Arc faults are serious events where a large amount of electrical energy is explosively released, which could result in serious burns or death of operators in the area. Additionally, they can cause significant damage to switchgear, conductors, switchboards and installations, which results in costly downtime and repairs.
The time spent in a potentially dangerous area can be minimised by utilising common accessories for switchgear which facilitate remote operation, such as motor operators and open/close coils. There are also methods available to complete the racking of circuit breakers remotely. These allow the operator to be away from the switchroom when switching and racking operations are occurring.
Each year there are between 6 and 11 incidents involving arc faults in Australia. Injuries to workers range from serious burns to death. (Australian Institute of Health & Safety, 2019.)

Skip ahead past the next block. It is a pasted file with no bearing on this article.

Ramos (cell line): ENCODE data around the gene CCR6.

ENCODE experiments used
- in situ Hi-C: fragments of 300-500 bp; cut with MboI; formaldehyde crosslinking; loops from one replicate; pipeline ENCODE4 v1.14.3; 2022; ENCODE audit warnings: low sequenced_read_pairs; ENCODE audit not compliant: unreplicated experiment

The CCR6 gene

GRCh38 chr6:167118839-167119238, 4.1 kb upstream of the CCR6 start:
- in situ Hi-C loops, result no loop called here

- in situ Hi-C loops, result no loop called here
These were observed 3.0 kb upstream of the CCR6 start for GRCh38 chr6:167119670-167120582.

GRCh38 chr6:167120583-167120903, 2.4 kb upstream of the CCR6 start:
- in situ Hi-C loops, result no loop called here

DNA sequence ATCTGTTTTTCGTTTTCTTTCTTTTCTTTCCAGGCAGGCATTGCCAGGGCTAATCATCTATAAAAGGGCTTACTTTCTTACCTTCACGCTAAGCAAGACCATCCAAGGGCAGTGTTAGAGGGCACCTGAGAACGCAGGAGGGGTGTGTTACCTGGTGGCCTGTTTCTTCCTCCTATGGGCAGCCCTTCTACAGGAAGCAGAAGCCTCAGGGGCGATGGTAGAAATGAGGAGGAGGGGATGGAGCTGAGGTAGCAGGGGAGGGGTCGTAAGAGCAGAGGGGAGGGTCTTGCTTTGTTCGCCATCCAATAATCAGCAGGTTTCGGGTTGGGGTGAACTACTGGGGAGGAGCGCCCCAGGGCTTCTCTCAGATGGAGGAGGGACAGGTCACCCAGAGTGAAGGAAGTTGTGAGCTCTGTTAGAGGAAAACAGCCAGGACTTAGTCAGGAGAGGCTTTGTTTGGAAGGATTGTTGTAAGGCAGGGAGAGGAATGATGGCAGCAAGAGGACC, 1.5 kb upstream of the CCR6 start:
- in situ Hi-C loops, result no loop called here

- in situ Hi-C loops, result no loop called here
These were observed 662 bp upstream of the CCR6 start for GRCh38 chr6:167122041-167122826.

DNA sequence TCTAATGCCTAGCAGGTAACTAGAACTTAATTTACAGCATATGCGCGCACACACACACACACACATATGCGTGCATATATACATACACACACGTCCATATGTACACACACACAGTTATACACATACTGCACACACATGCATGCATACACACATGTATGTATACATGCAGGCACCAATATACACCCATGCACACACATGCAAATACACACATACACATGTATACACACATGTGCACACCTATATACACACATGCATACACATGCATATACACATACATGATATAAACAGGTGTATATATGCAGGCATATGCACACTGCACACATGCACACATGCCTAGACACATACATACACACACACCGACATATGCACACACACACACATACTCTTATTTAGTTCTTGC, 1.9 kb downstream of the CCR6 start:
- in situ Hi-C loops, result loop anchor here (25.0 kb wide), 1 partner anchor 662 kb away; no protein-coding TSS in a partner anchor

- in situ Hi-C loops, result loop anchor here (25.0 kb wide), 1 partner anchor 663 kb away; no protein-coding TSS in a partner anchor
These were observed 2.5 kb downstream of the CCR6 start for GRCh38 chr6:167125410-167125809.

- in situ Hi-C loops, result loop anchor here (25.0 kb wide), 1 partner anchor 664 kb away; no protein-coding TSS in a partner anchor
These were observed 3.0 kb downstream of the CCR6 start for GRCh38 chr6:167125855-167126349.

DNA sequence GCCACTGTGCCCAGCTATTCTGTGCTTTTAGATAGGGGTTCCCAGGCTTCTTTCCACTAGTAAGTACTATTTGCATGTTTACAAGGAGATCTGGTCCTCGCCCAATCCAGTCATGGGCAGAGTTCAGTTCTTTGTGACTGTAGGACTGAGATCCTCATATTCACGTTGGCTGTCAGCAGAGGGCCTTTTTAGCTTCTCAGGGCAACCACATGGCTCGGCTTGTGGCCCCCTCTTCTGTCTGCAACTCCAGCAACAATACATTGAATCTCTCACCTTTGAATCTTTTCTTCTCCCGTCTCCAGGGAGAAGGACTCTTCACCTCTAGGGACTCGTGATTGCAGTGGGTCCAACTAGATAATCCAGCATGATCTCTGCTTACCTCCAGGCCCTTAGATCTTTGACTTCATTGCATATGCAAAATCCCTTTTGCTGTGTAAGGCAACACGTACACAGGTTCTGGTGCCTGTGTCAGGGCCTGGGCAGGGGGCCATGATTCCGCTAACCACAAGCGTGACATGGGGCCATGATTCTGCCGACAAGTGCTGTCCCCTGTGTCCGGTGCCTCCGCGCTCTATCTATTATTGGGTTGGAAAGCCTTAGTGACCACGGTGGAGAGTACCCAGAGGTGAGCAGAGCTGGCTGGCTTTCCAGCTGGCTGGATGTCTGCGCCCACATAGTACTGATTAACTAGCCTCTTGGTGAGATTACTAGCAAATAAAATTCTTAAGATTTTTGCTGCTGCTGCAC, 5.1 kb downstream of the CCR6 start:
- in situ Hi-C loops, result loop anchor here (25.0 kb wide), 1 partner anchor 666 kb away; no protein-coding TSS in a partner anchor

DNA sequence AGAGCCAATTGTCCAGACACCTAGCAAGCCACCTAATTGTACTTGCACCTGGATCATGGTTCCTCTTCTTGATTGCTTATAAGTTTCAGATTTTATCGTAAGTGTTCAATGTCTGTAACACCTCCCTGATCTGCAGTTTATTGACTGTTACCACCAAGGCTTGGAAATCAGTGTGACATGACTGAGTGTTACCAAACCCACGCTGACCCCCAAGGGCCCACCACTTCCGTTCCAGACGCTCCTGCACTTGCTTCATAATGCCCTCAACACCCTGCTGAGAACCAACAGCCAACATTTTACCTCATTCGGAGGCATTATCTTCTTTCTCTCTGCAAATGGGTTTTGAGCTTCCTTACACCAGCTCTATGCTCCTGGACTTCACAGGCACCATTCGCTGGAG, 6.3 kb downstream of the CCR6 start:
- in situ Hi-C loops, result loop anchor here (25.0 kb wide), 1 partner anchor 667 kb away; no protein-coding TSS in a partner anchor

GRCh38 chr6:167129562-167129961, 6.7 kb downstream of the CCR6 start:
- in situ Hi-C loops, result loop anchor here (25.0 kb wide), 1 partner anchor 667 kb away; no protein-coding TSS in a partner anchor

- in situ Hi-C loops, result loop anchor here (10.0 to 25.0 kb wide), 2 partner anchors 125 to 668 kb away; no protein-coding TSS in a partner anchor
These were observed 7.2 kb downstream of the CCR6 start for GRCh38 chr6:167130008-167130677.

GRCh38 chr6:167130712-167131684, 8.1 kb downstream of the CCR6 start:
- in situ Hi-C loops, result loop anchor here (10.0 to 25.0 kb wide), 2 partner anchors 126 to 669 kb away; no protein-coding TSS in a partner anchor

The hierarchy of controls is used to mitigate risks in the workplace, ranking the risks from the least effective to the most effective in relation to their level of protection and reliability. At the bottom rung of the hierarchy is PPE which is the ‘least effective’, through administrative controls, engineering controls, isolation, substitution, followed by elimination as the most effective means of control.